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PIPS Fellows 2020-2021

 
 Lauren Boyes
“Where Do We Go Now? Satellite Imagery and GIS for Sustainable Relocation”

As millions of people affected by climate change move towards urban centers within low-and middle-income countries, the United States has a low-cost opportunity to mitigate the destabilizing effects of this mass population redistribution. Stakeholders can use satellite imagery and geographic information systems (GIS) to identify suitable regions for the internal relocation of environmentally vulnerable communities. The United States can fund partnerships with high-risk countries in order to bolster state capacity to utilize these technologies, establish principles for data analysis and relocation, and reduce the financial burden of climate displacement planning on already fragile states.

 

 
Christina Durham


 

 

 

 
Nitya Labh
“Geographic Revisionism: Chinese Land Reclamation and Ambitions in the Southwest Pacific”

As sea levels rise, China will export its island-building capabilities to Pacific Island Countries (PICs). These countries will experience frequent flooding, coastal erosion, and eventual submergence due to climate change. Beijing is well positioned to capitalize on its island-building capabilities to offer PICs a much-needed service, as well as financing. Land reclamation projects will give China increased political and economic leverage over PICs, threatening the U.S. and allied defense posture in the Western Pacific. In response, Washington and its regional partners should take a multilateral approach to: (1) offer alternative land reclamation services and funding for climate resiliency and (2) highlight and limit problematic Chinese economic activity in the region.

 

 
Amelia Larson
“From Singalongs to Spheres of Influence: How Russia Exports Patriotic Military Education to Post-Soviet Youth

 
Since 2015, Russia has reinvigorated a campaign of military education programs, including military-oriented youth groups, summer camps, competitions, and day programs. These programs serve a dual purpose: to teach military skills and indoctrinate school-aged children with pro-Russian worldviews. Russia has a history of youth initiatives designed to instill patriotism. However, this new wave of programs extends this model to contested zones and neighboring countries, expanding Russia’s web of influence over youth abroad. Russian influence is more organized where possible and flexible where not, creating a model for Russia to expand its use in the future. With this new era of youth military education, Russia will shape the political role of post-Soviet youth and disadvantage U.S. partners and allies.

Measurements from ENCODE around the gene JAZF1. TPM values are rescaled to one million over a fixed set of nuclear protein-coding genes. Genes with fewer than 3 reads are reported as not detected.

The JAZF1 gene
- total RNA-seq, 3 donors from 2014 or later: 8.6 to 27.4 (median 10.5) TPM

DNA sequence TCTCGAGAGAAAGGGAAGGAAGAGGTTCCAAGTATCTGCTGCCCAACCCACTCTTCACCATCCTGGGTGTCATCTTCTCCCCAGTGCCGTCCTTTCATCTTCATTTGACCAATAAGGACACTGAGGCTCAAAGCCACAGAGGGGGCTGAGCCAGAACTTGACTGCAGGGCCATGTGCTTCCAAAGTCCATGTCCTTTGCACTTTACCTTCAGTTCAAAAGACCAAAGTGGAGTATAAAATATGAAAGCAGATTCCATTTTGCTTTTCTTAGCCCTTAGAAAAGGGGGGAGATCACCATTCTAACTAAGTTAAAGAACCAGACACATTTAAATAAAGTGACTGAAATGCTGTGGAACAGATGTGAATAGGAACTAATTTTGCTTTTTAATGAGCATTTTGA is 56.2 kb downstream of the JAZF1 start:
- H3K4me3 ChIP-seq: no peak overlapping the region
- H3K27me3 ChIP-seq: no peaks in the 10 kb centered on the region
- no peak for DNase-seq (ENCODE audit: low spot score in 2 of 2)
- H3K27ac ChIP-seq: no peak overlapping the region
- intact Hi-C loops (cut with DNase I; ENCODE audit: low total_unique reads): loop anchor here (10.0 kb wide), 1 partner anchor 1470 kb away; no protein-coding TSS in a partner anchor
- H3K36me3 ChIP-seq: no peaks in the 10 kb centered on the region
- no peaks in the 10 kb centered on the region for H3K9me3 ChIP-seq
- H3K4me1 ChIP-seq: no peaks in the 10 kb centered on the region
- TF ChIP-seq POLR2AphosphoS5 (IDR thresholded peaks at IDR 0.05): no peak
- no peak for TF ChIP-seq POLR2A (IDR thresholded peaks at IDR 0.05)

Morgan Pincombe
“Casting a Neocolonial Net: China’s Exploitative Fishing in the Gulf of Guinea”

 
China’s exploitation of fishing access and ports in the Gulf of Guinea creates an opportunity for the United States. China capitalizes on the weak bargaining power and enforcement capabilities of countries in the region, signing unequal contracts with local governments that enable unbridled resource extraction, illegal fishing, and military power projection. Chinese contracts mirror those enforced by Western countries during China’s Century of Humiliation. To combat these practices, the United States can employ tactics similar to those used by China between 1839 and 1949. The United States should provide legal support to local governments negotiating with China, while also conducting a public diplomacy campaign that highlights Beijing’s neocolonial behavior. Gulf of Guinea fisheries are a low-cost, low-risk setting where the United States can develop a model for mitigating Chinese predatory investment practices globally.

 

 
Sania Shahid
“Loose Links Sink Ships: Opportunities in the World of Online Piracy”

 
Piracy websites on the surface web attract traffic on a scale comparable to legitimate media platforms, accounting for 31.5 percent of media viewership. Current analysis of online piracy is focused largely on mitigation efforts, which, while necessary, overlooks the opportunity presented by piracy networks. Civil society organizations can use piracy networks to provide access to media and messages restricted by authoritarian governments, create platforms for grassroots social movements, and promote human rights. Through targeted advertisements, pre-movie trailers, and cinematic filters aimed at international audiences, piracy networks can be a vehicle to empower vulnerable populations worldwide.

 

 
Selene Swanson
“By the People: The Role of Local Deliberative Forums in Combating Affective Political Polarization”

 
Affective political polarizationor deep intergroup antipathyhas increased rapidly in the United States in recent decades, threatening American democracy. This extreme polarization creates a weakness that can be exploited by foreign adversaries to undermine U.S. global leadership and reduce the appeal of democracy to Americans and observers abroad. Local governments can play an important role in addressing this threat by introducing deliberative forums designed to reduce affective political polarization within their communities. These forums will allow for meaningful contact between partisans, building trust and demonstrating that cross-partisan cooperation is possible.